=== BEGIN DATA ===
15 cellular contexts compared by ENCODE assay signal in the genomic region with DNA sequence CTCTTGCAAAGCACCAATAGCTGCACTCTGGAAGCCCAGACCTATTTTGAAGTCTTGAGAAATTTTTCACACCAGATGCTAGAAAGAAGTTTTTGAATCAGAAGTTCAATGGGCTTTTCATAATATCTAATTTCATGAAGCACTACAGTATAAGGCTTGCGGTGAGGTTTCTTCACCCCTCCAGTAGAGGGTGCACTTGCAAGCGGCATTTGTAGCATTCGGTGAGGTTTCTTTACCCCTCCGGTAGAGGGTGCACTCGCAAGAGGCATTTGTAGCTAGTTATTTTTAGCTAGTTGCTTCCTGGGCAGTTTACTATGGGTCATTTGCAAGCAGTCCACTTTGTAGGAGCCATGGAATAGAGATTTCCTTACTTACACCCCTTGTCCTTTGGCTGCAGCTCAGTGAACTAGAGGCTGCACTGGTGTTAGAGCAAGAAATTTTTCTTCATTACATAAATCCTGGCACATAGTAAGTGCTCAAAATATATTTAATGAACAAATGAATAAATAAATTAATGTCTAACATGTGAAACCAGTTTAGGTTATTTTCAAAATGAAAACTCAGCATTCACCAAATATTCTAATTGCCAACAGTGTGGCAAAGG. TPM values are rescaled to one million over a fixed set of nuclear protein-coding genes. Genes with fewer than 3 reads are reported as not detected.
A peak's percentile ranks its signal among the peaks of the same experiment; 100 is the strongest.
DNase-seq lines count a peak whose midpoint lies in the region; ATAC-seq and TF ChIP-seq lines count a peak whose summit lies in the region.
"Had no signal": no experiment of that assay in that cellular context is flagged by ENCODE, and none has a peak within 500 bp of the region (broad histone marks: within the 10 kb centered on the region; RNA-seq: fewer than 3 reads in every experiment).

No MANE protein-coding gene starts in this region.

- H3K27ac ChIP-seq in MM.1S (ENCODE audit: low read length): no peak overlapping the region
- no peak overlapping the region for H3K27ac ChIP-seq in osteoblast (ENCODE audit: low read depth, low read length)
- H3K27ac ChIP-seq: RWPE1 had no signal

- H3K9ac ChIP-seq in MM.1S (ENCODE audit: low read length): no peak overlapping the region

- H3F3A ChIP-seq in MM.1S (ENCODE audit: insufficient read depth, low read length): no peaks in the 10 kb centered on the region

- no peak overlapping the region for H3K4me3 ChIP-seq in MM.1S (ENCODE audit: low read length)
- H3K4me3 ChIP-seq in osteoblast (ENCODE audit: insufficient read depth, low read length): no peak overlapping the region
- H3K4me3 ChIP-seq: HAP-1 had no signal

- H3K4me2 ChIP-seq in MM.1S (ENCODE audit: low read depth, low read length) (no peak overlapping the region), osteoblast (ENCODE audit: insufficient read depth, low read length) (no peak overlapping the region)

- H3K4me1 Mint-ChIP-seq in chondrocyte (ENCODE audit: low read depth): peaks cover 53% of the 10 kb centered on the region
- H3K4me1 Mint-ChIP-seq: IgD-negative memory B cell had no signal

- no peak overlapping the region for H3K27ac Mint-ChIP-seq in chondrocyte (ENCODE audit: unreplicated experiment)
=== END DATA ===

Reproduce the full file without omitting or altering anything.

15 cellular contexts compared by ENCODE assay signal in the genomic region with DNA sequence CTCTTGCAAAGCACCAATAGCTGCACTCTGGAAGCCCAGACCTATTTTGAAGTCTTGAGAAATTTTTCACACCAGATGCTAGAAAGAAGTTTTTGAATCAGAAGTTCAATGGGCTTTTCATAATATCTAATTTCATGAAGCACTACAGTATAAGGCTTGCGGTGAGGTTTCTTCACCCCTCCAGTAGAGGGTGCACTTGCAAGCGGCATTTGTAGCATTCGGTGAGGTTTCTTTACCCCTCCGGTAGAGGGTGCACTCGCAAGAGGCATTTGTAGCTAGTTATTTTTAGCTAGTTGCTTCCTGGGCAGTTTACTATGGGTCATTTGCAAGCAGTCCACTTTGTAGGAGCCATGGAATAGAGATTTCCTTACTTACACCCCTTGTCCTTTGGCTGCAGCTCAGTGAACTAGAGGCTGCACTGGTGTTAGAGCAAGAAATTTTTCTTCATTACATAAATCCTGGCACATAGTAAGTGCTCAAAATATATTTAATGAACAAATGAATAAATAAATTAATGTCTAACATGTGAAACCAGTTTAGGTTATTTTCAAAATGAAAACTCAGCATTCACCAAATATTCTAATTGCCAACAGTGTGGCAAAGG. TPM values are rescaled to one million over a fixed set of nuclear protein-coding genes. Genes with fewer than 3 reads are reported as not detected.
A peak's percentile ranks its signal among the peaks of the same experiment; 100 is the strongest.
DNase-seq lines count a peak whose midpoint lies in the region; ATAC-seq and TF ChIP-seq lines count a peak whose summit lies in the region.
"Had no signal": no experiment of that assay in that cellular context is flagged by ENCODE, and none has a peak within 500 bp of the region (broad histone marks: within the 10 kb centered on the region; RNA-seq: fewer than 3 reads in every experiment).

No MANE protein-coding gene starts in this region.

- H3K27ac ChIP-seq in MM.1S (ENCODE audit: low read length): no peak overlapping the region
- no peak overlapping the region for H3K27ac ChIP-seq in osteoblast (ENCODE audit: low read depth, low read length)
- H3K27ac ChIP-seq: RWPE1 had no signal

- H3K9ac ChIP-seq in MM.1S (ENCODE audit: low read length): no peak overlapping the region

- H3F3A ChIP-seq in MM.1S (ENCODE audit: insufficient read depth, low read length): no peaks in the 10 kb centered on the region

- no peak overlapping the region for H3K4me3 ChIP-seq in MM.1S (ENCODE audit: low read length)
- H3K4me3 ChIP-seq in osteoblast (ENCODE audit: insufficient read depth, low read length): no peak overlapping the region
- H3K4me3 ChIP-seq: HAP-1 had no signal

- H3K4me2 ChIP-seq in MM.1S (ENCODE audit: low read depth, low read length) (no peak overlapping the region), osteoblast (ENCODE audit: insufficient read depth, low read length) (no peak overlapping the region)

- H3K4me1 Mint-ChIP-seq in chondrocyte (ENCODE audit: low read depth): peaks cover 53% of the 10 kb centered on the region
- H3K4me1 Mint-ChIP-seq: IgD-negative memory B cell had no signal

- no peak overlapping the region for H3K27ac Mint-ChIP-seq in chondrocyte (ENCODE audit: unreplicated experiment)